Her passion "to serve this country" burns as strongly today as it did 24 years ago. She says she would return to the field of battle "in a heartbeat."

It is heartening to encounter patriots such as Sam, with her indomitable spirit.

But every veteran -- no matter how focused and tough he or she appears -- needs acknowledgement and thanks.

And they need meaning. Particularly at times like this

It has got to add to the struggle for those who return from the battlefield -- whether those blessed to return physically and emotionally intact or the 31,927 wounded -- or the survivors of the 4,487 killed to be surrounded by a culture of doubt and naysayers.

Flying from Washington back to my home in California, I saw many men and women in uniform traveling.

I was struck by the number I noticed reading George W. Bush's book, "Decision Points."

Perhaps these warriors are searching for meaning and context for the battles they have been fighting.

My answer to the question of "was it worth it?" is this.

The downside of freedom is making inevitable mistakes -- sometimes big ones. The upside is scaling the heights and achieving what could never be achieved without it.

But the ideal of human freedom and the pursuit of human potential and the struggle toward this goal are never in doubt. This is what our country is so uniquely about and this is the banner that our brave warriors carry.

We cannot forget about those purple (ink-stained) fingers held proudly and highly by Iraqis who never before voted in a free and fair election. The self-evident truths enshrined in our Declaration of Independence are as self-evidently true for them as they are for us.

Herman Wouk, whose many novels include several about World War II, wrote: "Heroes are not supermen; they are good men who embody -- by the cast of destiny -- the virtue of their whole people in a great hour."

Each and every one of our returning warriors embodies the virtue of our whole people.

That virtue -- readily observable in Lt. Col. Sam and in those who choose to put on our country's uniform and fight for it -- is the conviction that the struggle for human freedom must move forward without cessation. It is the thread that bonds us with them.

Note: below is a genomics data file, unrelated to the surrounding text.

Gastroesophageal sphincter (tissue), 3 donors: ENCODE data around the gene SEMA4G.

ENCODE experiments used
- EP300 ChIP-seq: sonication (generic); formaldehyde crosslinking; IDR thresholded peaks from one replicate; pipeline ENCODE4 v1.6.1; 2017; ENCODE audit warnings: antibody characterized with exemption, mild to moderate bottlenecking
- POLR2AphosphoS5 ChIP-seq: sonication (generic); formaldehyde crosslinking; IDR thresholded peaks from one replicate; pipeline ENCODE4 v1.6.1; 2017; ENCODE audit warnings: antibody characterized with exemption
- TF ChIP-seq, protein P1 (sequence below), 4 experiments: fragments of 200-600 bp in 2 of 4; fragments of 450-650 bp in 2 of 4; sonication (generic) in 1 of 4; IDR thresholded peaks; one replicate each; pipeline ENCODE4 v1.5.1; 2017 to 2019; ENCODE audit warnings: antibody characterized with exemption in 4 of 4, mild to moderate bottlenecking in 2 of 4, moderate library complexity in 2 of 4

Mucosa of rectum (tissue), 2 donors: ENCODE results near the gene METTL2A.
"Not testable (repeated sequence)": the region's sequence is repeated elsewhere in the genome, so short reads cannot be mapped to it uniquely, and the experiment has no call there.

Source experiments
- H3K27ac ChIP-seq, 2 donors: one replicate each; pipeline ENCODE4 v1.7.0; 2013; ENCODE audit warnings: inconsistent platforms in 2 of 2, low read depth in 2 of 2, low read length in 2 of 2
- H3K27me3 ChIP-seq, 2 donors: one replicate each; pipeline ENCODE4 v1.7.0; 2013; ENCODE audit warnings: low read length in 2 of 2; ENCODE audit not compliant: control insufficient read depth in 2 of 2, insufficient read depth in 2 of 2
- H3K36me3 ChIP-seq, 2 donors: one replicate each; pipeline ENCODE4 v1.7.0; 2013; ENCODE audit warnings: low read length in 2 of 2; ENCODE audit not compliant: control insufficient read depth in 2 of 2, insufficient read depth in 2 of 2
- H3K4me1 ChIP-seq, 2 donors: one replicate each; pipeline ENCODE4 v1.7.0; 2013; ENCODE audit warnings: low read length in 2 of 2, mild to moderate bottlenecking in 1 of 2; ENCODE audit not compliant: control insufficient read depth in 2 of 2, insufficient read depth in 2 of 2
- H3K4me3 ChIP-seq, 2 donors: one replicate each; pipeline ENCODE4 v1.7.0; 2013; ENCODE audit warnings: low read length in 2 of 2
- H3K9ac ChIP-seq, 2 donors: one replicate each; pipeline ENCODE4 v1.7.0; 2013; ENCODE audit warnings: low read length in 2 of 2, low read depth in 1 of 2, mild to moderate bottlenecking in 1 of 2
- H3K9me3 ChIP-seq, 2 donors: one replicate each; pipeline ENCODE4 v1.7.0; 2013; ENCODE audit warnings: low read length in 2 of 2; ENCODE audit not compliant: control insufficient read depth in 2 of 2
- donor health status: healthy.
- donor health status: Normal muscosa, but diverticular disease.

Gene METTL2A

We cannot lose perspective that the main arena where Americans must fight this battle is within our own country and borders. But just as the rights we claim and enjoy are universal, so are our responsibilities.

Every weekday JewishWorldReview.com publishes what many in in the media and Washington consider "must-reading". Sign up for the daily JWR update. It's free. Just click here.

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Star Parker is an author and president of CURE, Center for Urban Renewal and Education.


12/12/11: Land of the envious and home of the victim
12/05/11: Payroll tax ‘cut’ is another welfare scam
11/28/11: Pray every day that America does not lose its way
11/21/11: We're ignoring the Constitution
11/14/11: The central issue of our time will define the 2012 presidential election
11/07/11: Separation of . . . morality and economy?
10/31/11: Every American should listen to Paul Ryan
10/24/11: Disrespect for life and disrespect for property go hand in hand
10/17/11:The right argument for Cain
10/10/11: Occupy Wall Street: More from the culture of narcissism
10/03/11: Why so many blacks continue to fail
09/26/11: So many GOP debates, so few candidate revelations
09/19/11: The the last vestige of the triumph of hope over experience is throwing itself a party. They'll be passing out palms-up portions of pity, but few solutions
09/12/11: I'll defend Perry on Social Security Ponzi scheme
09/05/11: Marco Rubio's Courageous speech
08/28/11: The Steve Jobs/Martin Luther King Jr. Connection
08/19/11: Blacks' dilemma with Obama